Coalification

If organic material can be converted to underground coal then we could store the carbon in our organic waste.

How coal is made in nature

If the organic matter is buried deeply enough, then we have genuine sequestration. A third of it  turns to coal in a process known as coalification.

First anaerobic (without air) microorganisms convert it to peat, then as it gets deeper and hotter, chemistry takes over. Any chemical process carried out under pressure will produce a compound that occupies less volume.

One third of a woody plant is lignin made up of benzene rings. These are squeezed together so they join. The cellulose and hemicellulose are reduced to methane.

The methane adheres to micro cracks called cleats, in the coal and is held there by water pressure. If the water is removed then the methane is released. Hence coal seam gas. CO2 can preferentially displace the CH4.

Coalification in the local council tip

 

In a normal council tip the coalification process starts to happen almost immediately. Biological processes start that will later be continued by heat and pressure as it is buried deeper.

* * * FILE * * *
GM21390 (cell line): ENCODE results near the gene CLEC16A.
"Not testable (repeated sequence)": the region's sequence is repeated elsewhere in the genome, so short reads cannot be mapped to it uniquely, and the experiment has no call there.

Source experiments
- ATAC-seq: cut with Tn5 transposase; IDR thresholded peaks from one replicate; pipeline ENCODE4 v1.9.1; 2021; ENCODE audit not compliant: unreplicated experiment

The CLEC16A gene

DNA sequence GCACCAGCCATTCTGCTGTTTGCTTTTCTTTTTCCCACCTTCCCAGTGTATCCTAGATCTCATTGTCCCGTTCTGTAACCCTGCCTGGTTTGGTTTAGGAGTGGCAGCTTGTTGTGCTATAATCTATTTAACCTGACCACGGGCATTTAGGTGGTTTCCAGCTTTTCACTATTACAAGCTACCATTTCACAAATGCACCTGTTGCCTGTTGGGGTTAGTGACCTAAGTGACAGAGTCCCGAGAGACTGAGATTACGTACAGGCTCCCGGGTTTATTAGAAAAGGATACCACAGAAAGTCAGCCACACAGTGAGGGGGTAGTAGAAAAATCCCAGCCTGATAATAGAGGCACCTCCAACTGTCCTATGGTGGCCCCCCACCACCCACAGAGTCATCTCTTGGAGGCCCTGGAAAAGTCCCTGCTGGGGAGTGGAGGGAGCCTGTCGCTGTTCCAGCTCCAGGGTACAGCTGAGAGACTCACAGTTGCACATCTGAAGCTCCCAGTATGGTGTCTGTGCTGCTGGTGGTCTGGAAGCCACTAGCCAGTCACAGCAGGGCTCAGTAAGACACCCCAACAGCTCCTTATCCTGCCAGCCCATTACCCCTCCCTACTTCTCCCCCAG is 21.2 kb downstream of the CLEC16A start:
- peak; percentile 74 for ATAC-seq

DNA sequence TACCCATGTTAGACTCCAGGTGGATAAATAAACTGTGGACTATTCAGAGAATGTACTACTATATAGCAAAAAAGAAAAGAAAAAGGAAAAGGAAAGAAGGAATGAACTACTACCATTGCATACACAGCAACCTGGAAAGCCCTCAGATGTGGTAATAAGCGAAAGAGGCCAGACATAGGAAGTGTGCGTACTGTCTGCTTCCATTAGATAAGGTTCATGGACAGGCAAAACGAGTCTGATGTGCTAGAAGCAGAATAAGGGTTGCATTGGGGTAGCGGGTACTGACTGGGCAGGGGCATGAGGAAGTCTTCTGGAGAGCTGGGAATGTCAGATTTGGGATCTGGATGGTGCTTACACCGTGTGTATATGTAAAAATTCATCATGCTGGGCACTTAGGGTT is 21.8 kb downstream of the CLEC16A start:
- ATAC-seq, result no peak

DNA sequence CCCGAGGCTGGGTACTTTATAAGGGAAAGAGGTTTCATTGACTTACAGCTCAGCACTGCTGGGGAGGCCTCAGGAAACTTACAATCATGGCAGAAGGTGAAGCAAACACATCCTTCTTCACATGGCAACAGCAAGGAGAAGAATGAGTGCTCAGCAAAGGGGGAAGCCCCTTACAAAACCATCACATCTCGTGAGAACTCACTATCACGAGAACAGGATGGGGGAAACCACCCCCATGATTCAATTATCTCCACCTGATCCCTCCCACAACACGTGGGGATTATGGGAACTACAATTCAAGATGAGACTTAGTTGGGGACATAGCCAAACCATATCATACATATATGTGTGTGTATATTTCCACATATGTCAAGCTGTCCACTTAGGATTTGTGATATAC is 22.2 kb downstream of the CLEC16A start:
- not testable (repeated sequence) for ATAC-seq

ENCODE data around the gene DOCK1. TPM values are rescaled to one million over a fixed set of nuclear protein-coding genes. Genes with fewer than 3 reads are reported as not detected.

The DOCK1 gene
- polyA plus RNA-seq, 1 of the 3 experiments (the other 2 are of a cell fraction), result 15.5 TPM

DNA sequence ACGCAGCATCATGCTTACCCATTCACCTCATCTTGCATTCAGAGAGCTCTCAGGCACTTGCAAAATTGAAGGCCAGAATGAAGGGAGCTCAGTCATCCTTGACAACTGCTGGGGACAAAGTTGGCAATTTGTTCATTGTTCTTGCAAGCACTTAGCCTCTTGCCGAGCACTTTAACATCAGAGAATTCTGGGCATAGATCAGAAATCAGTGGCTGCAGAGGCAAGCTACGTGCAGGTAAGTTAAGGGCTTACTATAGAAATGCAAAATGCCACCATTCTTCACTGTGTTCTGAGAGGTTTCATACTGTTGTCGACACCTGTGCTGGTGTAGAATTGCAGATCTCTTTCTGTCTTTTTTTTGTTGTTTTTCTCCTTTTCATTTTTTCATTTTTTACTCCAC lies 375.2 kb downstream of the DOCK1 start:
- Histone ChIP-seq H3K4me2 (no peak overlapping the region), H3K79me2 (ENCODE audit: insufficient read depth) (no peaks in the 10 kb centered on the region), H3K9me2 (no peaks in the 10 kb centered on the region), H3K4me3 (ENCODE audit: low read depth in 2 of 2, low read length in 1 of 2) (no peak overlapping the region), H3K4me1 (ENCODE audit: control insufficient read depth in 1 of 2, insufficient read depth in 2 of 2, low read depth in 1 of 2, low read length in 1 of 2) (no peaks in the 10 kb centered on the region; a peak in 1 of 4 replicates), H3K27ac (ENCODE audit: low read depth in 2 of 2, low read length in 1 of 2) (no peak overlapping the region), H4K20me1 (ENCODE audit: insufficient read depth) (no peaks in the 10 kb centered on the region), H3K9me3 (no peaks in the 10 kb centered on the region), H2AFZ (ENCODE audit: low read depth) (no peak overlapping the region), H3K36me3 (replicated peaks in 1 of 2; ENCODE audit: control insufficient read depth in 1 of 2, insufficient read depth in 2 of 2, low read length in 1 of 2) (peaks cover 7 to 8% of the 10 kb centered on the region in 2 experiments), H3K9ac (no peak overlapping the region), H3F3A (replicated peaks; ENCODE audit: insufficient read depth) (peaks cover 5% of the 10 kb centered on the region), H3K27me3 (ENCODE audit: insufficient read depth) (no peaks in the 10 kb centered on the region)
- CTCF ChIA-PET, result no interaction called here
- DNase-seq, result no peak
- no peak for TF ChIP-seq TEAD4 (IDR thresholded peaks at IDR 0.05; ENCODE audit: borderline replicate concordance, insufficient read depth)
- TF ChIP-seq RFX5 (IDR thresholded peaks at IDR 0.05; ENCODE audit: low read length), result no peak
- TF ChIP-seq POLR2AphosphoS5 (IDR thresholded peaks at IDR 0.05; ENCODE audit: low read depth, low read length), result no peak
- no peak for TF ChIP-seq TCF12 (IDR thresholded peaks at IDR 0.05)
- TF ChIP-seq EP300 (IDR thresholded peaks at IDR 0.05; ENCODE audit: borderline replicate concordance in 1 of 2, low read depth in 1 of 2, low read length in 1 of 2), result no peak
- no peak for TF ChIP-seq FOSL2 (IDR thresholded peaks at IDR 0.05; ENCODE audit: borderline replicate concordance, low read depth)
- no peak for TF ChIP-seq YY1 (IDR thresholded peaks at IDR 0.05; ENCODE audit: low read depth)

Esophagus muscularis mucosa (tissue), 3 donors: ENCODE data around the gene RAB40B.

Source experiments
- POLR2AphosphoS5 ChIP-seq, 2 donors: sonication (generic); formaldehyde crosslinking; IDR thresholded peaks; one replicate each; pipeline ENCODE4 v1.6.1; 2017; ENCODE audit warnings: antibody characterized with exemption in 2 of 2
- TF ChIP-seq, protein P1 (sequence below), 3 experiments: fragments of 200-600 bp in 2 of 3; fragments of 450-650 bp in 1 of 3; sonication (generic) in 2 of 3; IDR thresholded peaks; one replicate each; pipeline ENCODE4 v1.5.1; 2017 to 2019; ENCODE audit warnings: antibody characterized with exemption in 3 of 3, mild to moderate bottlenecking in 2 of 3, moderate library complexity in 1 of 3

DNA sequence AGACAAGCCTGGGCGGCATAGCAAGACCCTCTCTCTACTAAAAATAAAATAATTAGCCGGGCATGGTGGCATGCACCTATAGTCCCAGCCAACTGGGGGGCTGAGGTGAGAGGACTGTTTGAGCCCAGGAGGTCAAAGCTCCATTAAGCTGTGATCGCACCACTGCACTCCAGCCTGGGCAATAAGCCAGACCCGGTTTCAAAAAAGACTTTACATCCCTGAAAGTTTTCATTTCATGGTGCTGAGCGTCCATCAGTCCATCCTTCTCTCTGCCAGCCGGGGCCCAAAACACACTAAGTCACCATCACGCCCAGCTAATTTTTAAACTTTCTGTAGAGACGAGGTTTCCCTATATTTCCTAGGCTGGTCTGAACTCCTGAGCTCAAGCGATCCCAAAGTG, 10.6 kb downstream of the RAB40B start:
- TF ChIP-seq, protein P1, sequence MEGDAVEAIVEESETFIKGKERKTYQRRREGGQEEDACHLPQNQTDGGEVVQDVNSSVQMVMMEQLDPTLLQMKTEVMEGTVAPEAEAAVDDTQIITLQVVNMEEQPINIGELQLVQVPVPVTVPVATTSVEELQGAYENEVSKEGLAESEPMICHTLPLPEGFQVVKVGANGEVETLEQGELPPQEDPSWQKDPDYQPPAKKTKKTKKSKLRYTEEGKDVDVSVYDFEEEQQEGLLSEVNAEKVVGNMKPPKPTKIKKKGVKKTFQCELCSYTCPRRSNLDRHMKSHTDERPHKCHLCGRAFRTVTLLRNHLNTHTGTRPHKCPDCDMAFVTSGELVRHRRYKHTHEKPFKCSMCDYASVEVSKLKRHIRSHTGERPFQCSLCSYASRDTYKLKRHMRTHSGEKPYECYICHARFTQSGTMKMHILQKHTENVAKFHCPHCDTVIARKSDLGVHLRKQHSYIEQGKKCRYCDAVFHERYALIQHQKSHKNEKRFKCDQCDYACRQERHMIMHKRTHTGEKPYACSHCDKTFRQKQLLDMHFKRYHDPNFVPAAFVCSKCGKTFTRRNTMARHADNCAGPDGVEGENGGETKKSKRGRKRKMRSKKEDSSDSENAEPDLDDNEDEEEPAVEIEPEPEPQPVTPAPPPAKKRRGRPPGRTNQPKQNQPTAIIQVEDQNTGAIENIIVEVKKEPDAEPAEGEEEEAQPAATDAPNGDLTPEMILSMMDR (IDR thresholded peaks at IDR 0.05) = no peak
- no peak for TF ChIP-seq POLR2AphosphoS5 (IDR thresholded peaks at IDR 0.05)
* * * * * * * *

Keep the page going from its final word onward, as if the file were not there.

As the aromatic rings are joined together, the aliphaatic chains between them are expelled as mainly methane - CH4.

This drill rig is putting in methane collection wells at Kimbriki tip. The organic material being dug up is already black, and in the first stages of coalification.

The methane is being captured to be burnt for energy. Better to produce CO2 than allowing methane to escape when it has 20 x the warming of CO2.

To produce a total solution, the CO2 would need to be buried as well.

 

Synthetic coal

There is a process for making synthetic coal from green biomass. It was developed for producing fuel rather than burying carbon.

It combines biomass with steam at 200oC at 20 bars for a few hours. 

Details of the process: SyntheticCoal

Lignin is made of benzene rings with space between them.

Then it is squeezed....

Once squeezed, the benzene rings join together to form coal.

Each bonding releases more methane.

Figure 1. An example of the structure of coal.

With more pressure the benzene rings continue to join together.